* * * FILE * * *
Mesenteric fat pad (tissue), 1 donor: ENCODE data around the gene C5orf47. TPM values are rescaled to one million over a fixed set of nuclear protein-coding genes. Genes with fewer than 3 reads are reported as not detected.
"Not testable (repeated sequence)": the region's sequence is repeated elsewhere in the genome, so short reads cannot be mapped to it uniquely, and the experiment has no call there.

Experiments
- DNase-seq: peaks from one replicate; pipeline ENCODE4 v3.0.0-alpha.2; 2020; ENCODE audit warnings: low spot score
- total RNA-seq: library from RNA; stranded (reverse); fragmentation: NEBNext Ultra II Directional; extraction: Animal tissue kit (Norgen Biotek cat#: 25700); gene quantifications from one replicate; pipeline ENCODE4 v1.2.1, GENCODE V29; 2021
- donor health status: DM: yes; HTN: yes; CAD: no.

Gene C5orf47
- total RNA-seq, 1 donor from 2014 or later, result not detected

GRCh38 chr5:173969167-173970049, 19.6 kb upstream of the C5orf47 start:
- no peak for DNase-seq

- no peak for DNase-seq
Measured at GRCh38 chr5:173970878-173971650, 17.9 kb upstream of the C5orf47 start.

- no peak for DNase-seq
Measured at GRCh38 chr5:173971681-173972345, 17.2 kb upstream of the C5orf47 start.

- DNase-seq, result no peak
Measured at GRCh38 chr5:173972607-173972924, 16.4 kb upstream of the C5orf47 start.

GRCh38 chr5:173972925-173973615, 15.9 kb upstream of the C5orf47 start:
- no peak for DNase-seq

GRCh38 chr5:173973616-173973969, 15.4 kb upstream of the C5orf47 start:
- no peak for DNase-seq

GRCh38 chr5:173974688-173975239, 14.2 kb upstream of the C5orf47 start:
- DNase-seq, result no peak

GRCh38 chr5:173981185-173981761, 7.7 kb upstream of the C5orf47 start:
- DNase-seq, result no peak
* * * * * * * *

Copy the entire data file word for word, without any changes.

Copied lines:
Mesenteric fat pad (tissue), 1 donor: ENCODE data around the gene C5orf47. TPM values are rescaled to one million over a fixed set of nuclear protein-coding genes. Genes with fewer than 3 reads are reported as not detected.
"Not testable (repeated sequence)": the region's sequence is repeated elsewhere in the genome, so short reads cannot be mapped to it uniquely, and the experiment has no call there.

Experiments
- DNase-seq: peaks from one replicate; pipeline ENCODE4 v3.0.0-alpha.2; 2020; ENCODE audit warnings: low spot score
- total RNA-seq: library from RNA; stranded (reverse); fragmentation: NEBNext Ultra II Directional; extraction: Animal tissue kit (Norgen Biotek cat#: 25700); gene quantifications from one replicate; pipeline ENCODE4 v1.2.1, GENCODE V29; 2021
- donor health status: DM: yes; HTN: yes; CAD: no.

Gene C5orf47
- total RNA-seq, 1 donor from 2014 or later, result not detected

GRCh38 chr5:173969167-173970049, 19.6 kb upstream of the C5orf47 start:
- no peak for DNase-seq

- no peak for DNase-seq
Measured at GRCh38 chr5:173970878-173971650, 17.9 kb upstream of the C5orf47 start.

- no peak for DNase-seq
Measured at GRCh38 chr5:173971681-173972345, 17.2 kb upstream of the C5orf47 start.

- DNase-seq, result no peak
Measured at GRCh38 chr5:173972607-173972924, 16.4 kb upstream of the C5orf47 start.

GRCh38 chr5:173972925-173973615, 15.9 kb upstream of the C5orf47 start:
- no peak for DNase-seq

GRCh38 chr5:173973616-173973969, 15.4 kb upstream of the C5orf47 start:
- no peak for DNase-seq

GRCh38 chr5:173974688-173975239, 14.2 kb upstream of the C5orf47 start:
- DNase-seq, result no peak

GRCh38 chr5:173981185-173981761, 7.7 kb upstream of the C5orf47 start:
- DNase-seq, result no peak